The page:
Vivian and Joyce kept the world at arm’s length for reasons no one will know. They were solitary women seeking a family, I think, and never quite finding it or quite fitting in. These movies record how the people who knew them saw them, interpreted them. And the movies themselves are not objective; they frame their subjects just as interpretively.
Vivian’s life is a mystery full of clues, and her legacy is the body of work she knowingly created, albeit without any plan. Was she an artist, as so many of the commentators in the movie think? Is that why she took all of those pictures? Or was taking pictures something she was compelled to do, the same way she hoarded newspapers and receipts? Fortunately, these questions don’t have to be answered to enjoy her remarkable photographs. Vivian found a place in the world, at last. And her story, the mysteries of her life, add a captivating allure to the images the world was very close to losing.
But it’s Joyce’s story that moves me on a deeper, sadder level and that I think will stick with me longer. Partly for the simple pathos of dying alone and forgotten. Partly because this was a tragedy that could have been prevented. I want to believe that she could have reached out more and that others could have tried a little harder to reach her (though the film makes clear that in her last months, she was deliberately in hiding and was avoiding contact with everyone from her old life). In the end, it was easier to lose touch than to maintain it.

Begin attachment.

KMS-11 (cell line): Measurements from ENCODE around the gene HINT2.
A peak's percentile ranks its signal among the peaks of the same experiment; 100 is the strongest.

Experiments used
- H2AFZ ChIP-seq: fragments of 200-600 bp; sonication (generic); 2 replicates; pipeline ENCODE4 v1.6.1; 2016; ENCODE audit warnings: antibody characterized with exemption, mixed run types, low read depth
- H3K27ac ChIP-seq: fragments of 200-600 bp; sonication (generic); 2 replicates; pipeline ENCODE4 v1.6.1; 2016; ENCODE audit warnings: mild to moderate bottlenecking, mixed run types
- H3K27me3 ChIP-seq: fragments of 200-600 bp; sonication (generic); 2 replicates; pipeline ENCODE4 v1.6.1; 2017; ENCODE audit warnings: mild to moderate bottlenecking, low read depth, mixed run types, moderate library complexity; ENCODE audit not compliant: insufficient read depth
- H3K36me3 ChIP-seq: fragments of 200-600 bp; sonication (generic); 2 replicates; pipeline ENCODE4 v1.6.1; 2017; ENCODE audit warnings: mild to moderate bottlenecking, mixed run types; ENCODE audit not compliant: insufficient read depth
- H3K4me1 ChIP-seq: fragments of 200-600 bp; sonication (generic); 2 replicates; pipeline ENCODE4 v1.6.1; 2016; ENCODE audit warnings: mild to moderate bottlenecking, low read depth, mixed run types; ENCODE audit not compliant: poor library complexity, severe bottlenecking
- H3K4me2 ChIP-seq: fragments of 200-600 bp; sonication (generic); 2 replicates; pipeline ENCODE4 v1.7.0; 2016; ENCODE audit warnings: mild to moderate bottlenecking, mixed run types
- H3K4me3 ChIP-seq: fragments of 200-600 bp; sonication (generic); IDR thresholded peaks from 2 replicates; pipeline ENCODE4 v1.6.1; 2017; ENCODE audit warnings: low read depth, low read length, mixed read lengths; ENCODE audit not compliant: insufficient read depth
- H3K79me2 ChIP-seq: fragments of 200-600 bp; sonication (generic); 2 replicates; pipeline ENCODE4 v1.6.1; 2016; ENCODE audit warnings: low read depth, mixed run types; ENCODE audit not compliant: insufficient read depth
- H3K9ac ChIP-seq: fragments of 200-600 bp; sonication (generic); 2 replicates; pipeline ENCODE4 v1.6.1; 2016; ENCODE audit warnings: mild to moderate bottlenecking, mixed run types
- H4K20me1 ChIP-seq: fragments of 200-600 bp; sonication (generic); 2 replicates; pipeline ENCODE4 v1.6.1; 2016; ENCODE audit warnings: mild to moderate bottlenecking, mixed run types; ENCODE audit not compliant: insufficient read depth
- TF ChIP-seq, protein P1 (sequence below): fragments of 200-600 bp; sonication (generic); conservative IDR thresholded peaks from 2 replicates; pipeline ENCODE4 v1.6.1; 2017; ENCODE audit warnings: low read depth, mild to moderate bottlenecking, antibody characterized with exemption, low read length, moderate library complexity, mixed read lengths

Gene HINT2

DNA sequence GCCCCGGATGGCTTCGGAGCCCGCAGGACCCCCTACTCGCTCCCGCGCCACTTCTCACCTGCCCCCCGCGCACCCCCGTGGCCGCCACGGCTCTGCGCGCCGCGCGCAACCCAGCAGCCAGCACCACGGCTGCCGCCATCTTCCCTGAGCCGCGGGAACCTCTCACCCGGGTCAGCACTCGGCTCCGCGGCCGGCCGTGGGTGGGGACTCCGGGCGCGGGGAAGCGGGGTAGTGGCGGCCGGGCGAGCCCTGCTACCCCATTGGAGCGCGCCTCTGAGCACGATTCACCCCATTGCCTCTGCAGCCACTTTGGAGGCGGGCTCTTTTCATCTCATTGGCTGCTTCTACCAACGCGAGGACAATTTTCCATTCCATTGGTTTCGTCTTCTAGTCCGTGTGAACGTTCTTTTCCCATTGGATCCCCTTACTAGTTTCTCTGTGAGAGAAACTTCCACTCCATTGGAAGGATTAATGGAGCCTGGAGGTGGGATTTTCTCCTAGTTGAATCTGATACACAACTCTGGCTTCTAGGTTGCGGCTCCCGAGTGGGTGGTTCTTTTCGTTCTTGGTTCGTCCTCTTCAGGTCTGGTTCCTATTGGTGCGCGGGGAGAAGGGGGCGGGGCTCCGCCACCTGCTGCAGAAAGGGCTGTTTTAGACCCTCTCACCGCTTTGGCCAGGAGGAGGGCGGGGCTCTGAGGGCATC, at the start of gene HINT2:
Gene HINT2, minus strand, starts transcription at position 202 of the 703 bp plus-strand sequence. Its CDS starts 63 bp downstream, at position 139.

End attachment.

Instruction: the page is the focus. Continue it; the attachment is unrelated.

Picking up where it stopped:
And her story moves me to ask questions of my own life, as Morley intended it to. Because we've all known people for intense periods of time, however fleetingly: work, school, the other parents in the playgroup, hobbies, church. When I look back over my life, I have carried very few people with me into the present-day from previous jobs, from all the arts classes and community theater productions I did. I spent four very intense years getting my master's, worked on many class projects with my fellow students and teachers, and got to know a few very well. Yet today, I am in only occasional touch with two or three. How well did we all really get to know each other? That's the haunting question Joyce Vincent's life raises: will anyone come looking for me?
By the way, I referred to both women here using their first names rather than their last names because I think it gentler than treating their shades as simply fodder for a stupid blog post. Kindness should be extended to these women even after the fact of their deaths.